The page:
By Dennis Check, AIA
If you are a person who’s been given the responsibility of delivering a construction project for your company, congratulations! Obviously, your company or institution thinks highly enough of you to put you in charge of a very important undertaking. Or—maybe you were absent when the vote was taken.
Either way, this responsibility could be a once-in-a-lifetime charge. You may have never been part of a large-scale construction project before, let alone being at the helm. The delivery method that you choose will be your first big decision so it’s important to understand the nuance of each.
For others whose job description entails facilities construction, you already have construction experience, and you may have a fairly good grasp of the differences between delivery methods. However, you may be looking for a better way to do things or simply a change from “the way we’ve always done it.”
What is Project Delivery?
In short, project delivery is the process by which a construction project is realized. From recognition of a need, then an idea, to documentation and construction, then occupancy—the execution of a building project is sometimes a multi-year process. That’s why it’s important to choose the correct project delivery method at the beginning. Your choice may be influenced by many factors, including:
- Whether you are a public or private entity
- How much financial risk you are willing to take in the construction process; your budget
- How much you may be willing to pay for “certainty”
- Historical success or failure with similar projects and/or project delivery methods
- Availability of key staff to participate in the construction process in addition to their day-to-day responsibilities
- Familiarity with the construction process
- Familiarity with the local contracting community
In most construction scenarios, you as the owner will be working with an architect and a contractor. The architect will include engineers and other consultants within their services to design the project and observe construction. A variety of subcontractors for respective areas of the work will be employed by the contractor. The contractor and their “subs” construct the project.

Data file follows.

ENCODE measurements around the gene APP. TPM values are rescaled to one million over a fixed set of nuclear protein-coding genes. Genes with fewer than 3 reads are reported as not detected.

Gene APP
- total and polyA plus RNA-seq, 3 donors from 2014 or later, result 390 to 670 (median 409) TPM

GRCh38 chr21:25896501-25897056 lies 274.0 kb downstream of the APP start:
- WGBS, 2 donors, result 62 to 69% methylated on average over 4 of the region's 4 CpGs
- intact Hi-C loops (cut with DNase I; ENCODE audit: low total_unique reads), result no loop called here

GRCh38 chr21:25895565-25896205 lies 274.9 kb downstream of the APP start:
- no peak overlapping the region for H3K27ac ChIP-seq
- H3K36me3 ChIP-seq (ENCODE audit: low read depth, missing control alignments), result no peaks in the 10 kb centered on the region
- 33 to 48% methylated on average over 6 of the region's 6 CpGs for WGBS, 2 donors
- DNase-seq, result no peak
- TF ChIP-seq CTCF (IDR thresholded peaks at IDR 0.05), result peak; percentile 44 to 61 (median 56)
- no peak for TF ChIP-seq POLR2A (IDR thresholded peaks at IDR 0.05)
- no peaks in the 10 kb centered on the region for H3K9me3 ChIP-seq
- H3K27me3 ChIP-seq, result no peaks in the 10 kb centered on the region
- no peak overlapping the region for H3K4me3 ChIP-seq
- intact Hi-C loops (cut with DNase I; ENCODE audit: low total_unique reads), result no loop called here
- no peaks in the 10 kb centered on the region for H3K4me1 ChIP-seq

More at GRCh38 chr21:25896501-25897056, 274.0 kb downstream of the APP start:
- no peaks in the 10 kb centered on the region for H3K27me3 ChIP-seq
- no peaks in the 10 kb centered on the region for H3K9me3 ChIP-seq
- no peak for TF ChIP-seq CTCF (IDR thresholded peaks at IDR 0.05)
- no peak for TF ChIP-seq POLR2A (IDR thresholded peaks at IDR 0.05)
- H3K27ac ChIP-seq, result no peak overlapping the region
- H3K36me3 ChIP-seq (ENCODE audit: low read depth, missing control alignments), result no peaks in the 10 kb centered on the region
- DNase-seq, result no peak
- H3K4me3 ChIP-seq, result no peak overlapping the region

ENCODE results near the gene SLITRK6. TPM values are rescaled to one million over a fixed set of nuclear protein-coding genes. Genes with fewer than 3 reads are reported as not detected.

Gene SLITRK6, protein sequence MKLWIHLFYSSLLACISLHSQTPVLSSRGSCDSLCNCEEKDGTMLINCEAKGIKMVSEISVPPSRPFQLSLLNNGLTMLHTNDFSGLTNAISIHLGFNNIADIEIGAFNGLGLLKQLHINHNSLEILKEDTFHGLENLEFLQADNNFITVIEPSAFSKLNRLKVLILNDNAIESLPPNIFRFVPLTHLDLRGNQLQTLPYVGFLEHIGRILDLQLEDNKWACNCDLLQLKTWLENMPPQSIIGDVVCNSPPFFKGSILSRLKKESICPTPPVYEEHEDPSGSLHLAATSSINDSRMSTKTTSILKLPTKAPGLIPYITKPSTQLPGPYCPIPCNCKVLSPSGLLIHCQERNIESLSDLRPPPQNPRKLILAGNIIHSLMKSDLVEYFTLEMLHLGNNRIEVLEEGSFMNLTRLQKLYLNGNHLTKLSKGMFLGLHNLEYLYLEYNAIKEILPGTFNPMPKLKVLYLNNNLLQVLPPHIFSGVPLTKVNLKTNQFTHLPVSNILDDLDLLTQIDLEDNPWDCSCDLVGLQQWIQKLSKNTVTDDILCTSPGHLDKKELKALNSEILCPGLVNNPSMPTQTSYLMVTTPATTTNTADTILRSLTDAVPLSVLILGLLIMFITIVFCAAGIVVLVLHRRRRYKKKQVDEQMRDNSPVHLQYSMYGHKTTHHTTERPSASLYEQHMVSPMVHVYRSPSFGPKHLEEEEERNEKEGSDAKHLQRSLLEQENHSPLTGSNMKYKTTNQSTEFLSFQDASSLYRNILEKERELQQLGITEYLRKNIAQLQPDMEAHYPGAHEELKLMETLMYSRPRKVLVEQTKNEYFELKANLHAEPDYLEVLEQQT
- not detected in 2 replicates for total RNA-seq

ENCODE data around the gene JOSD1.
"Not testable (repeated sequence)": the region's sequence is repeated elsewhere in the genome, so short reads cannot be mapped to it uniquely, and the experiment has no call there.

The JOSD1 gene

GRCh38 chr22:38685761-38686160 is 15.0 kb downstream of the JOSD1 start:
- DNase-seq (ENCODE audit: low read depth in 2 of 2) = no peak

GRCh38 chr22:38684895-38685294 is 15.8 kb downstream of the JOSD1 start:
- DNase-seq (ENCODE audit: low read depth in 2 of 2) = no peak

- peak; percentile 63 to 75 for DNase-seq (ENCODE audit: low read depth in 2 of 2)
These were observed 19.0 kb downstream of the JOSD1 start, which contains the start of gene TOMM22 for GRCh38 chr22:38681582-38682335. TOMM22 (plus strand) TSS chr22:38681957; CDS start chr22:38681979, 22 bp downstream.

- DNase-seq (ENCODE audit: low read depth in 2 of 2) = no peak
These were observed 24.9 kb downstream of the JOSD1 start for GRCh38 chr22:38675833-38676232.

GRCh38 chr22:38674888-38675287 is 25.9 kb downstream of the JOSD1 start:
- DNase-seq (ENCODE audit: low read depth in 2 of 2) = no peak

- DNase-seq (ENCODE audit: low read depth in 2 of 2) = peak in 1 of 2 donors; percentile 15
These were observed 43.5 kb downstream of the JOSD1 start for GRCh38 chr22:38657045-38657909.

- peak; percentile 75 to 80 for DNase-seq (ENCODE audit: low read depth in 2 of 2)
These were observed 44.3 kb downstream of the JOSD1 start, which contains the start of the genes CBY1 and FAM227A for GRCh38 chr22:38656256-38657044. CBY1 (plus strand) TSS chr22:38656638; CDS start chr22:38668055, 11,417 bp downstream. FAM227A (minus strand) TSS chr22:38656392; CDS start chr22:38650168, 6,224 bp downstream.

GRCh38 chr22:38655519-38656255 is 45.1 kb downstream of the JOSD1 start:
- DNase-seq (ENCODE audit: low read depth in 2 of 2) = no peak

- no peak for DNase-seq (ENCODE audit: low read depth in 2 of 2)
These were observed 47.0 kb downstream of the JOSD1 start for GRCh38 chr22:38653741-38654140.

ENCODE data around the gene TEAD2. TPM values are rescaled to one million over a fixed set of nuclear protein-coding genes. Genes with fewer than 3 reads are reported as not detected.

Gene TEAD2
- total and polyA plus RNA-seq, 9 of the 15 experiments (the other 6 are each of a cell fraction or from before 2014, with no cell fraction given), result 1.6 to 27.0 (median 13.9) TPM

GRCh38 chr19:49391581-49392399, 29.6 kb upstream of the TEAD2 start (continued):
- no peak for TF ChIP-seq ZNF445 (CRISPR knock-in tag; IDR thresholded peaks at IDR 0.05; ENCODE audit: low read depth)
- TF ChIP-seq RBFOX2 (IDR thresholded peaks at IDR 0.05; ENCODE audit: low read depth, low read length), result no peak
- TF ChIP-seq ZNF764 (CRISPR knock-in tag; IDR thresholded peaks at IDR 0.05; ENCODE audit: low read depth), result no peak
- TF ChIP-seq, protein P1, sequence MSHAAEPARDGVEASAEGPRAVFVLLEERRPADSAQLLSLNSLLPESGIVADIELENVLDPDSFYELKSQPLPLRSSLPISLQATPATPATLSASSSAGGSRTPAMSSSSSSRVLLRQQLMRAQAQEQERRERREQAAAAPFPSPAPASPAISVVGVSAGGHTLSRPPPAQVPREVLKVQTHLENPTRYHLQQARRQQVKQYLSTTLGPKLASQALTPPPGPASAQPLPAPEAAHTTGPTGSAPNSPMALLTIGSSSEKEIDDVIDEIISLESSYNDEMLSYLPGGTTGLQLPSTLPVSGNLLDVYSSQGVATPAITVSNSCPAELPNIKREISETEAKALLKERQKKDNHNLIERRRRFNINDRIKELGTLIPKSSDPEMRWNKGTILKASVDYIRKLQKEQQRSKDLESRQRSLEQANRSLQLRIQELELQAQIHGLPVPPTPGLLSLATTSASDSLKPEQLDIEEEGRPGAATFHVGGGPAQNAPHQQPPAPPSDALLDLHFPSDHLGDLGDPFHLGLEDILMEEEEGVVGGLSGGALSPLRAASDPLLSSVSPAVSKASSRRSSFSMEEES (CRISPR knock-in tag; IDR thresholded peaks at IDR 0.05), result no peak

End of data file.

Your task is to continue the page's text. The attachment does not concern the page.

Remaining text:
Common Delivery Methods
The variation in delivery methods has largely to do with the interaction (and contractual relationship) between these three entities: owner, architect, and contractor. Each delivery method has a different combination of contractual alliances, and timing of participation of the contractor. We will outline the most common delivery methods for a construction project. The terms that you will hear most often are:
- Design/Bid/Build (general contractor or separate primes)
- Architect and contractor each have their own contract with the owner
- Straight forward process
- Usually the longest delivery method
- Construction Manager-At-Risk (aka Construction Manager as Constructor)
- Cooperation of design and construction teams early in the design process
- “Guaranteed” price to the owner
- Additional cost to the project (to mitigate risk)
- Construction Manager as Advisor
- CM advises owner and architect throughout construction process
- CM does not hold contracts with contractors and subcontractors; the owner does
- Lower cost to owner (than CMR) because of less risk to CMA
- Owner hires a contractually combined architect/construction management/contractor team
- Faster time frame for completion is possible; Pre-determined price to owner
- Little advocacy for the owner during the process if no criteria architect is involved
If you’re interested in learning more about the project delivery methods discussed in this post, we’ll be exploring each method in more detail over the next few weeks. Follow us on Facebook, Twitter and Instagram to be the first to know when new posts are published!